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Canons of the seven ecumenical councils

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 The Canon of the Fathers met in Carthage prescribes that the holy rites of the sacrificial altar, unless performed by men under a fast, are not to be celebrated at all, except on one day of the year on which the Lords Supper is celebrated, perhaps having decided to employ such an economy of the divine Fathers on account of certain pretexts advantageous to the Church in such seasons. Since there is nothing to compel us to abandon rigorism, we decree, pursuantly to the traditions of the Apostles and of the Fathers, that the fasting during the Thursday which falls in the last week in Great Lent (or Tessaracoste) must not be omitted, and the whole fast of Great Lent dishonored by being prematurely broken.

(Ap. c. LXIX; c. LXXXIX of the 6th; cc. XLIX, L, LI, LII of Laodicea; cc. XLVIII, LVI of Carthage; c. I of Dionysius; cc. VIII, X of Timothy.)



Just as our Lord Jesus Christ on the evening of the Great Thursday first ate a common supper and thereafter delivered the divine mysteries to the Apostles, in the same manner it may be said that a custom came to prevail in Africa for the people there to eat certain more luscious foods on Great Thursday, according to Zonaras, which served to break the usual course of eating dry things on other days of Great Lent, and thereafter to celebrate and to partake of the divine mysteries. So the present Council, as an improvement over c. XLVIII of Carthage which contained this custom, decrees that perhaps those Fathers employed this economy for some beneficial reasons of benefit to those regions, but inasmuch as we have no reason that would compel us to abandon the strictness of the Canons, we follow the instructions handed down by the Apostles, in their c. LXIX, that is to say, which makes it incumbent upon all to fast throughout Great Lent (both Great Thursday and the entire Great Week are included in the period of Great Lent, as well as during the fasts of the Fathers, that is to say, those in c. L of the Fathers of Laodicea, which decrees that no one shall break the fast of the Thursday in the last week in Great Lent (that is to say, of Great Thursday), and by breaking it dishonor and disparage the fast of the entire Great Lent, but, instead, everyone must fast throughout the period of Great Lent by eating nothing but dry things, including, of course, Great Thursday itself.[156]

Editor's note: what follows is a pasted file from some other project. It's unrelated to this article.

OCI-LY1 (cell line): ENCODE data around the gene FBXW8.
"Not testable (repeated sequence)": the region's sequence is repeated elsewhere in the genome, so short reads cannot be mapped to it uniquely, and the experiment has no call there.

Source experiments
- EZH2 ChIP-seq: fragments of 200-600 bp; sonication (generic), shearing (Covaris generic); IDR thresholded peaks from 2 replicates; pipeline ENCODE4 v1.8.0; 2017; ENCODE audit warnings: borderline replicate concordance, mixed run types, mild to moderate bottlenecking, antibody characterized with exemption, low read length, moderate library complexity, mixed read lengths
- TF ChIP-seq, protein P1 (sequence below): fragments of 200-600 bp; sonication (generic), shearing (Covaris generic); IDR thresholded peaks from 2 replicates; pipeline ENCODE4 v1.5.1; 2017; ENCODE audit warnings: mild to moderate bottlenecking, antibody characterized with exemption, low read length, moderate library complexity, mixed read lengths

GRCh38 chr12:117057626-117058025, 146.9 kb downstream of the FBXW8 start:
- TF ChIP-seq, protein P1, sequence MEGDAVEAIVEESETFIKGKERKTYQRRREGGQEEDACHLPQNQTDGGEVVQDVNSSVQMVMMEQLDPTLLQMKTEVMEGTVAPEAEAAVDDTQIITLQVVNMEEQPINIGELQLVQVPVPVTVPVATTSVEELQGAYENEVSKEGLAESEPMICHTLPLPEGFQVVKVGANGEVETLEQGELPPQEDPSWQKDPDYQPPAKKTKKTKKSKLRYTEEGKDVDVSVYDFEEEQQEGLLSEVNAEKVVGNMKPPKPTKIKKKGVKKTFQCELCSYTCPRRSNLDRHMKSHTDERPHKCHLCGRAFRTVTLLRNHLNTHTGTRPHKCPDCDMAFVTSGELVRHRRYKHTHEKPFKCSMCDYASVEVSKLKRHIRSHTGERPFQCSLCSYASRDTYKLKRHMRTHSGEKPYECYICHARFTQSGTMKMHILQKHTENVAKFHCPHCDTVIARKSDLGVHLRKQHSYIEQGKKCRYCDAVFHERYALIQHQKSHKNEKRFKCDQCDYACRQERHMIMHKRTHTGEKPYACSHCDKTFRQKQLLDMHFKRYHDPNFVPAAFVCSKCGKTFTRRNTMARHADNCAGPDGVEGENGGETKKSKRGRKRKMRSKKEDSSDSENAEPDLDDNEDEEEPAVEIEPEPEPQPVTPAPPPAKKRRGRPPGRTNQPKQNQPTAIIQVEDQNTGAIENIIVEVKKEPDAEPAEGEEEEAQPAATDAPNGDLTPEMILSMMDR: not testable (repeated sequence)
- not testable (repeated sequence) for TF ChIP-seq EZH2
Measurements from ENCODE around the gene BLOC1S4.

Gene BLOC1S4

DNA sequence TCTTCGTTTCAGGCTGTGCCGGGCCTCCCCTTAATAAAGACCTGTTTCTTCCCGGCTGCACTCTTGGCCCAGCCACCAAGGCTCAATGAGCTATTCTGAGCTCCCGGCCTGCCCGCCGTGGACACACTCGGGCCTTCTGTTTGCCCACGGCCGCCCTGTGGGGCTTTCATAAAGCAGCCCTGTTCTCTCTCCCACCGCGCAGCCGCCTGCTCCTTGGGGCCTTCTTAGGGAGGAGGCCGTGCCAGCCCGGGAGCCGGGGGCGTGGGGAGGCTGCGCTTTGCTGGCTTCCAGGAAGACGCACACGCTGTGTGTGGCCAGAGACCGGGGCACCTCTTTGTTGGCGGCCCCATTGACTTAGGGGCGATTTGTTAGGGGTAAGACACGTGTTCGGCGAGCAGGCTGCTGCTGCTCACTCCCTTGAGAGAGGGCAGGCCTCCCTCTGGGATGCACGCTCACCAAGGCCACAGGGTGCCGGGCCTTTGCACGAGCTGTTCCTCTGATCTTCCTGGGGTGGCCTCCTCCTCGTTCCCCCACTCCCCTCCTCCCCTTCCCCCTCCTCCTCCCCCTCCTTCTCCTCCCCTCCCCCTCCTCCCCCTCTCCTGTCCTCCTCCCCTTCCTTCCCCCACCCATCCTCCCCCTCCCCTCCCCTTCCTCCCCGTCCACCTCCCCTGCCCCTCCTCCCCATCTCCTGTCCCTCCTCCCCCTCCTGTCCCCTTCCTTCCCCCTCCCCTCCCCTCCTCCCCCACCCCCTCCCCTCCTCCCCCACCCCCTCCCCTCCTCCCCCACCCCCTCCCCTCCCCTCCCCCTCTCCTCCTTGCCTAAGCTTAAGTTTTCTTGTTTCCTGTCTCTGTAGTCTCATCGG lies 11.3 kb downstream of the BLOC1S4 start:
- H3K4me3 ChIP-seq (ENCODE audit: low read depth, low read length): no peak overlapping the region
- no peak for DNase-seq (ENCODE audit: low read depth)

Note, however, that not only this c. XLVIII of Carthage decrees that priests must officiate on an empty stomach (as we say in English, though in Greek the same idea is expressed differently by sayingfastingly”), but c. LVI of the same Council states that this was also confirmed by the Council held in Nicaea. Nevertheless, if anyone is in danger of dying, he must commune even after having eaten, according to c. IX of Nicephorus. When St. Chrysostom was blamed for having administered the communion to some persons after they had eaten, and wrote in his letter to Bishop Kyriakos: “If it is true that I did this, may my name be stricken from the book of bishops. But if they say this to me once, and start quarreling, let them consider St. Paul, who baptized a whole household right after supper. Let them also consider Christ Himself, who gave the Communion to the Apostles right after supper.” Hence it is evident that those who are about to commune have permission up to midnight to drink water, and thereafter they must not put anything in their mouth until they have communed. Read also Ap. c. LXIX.



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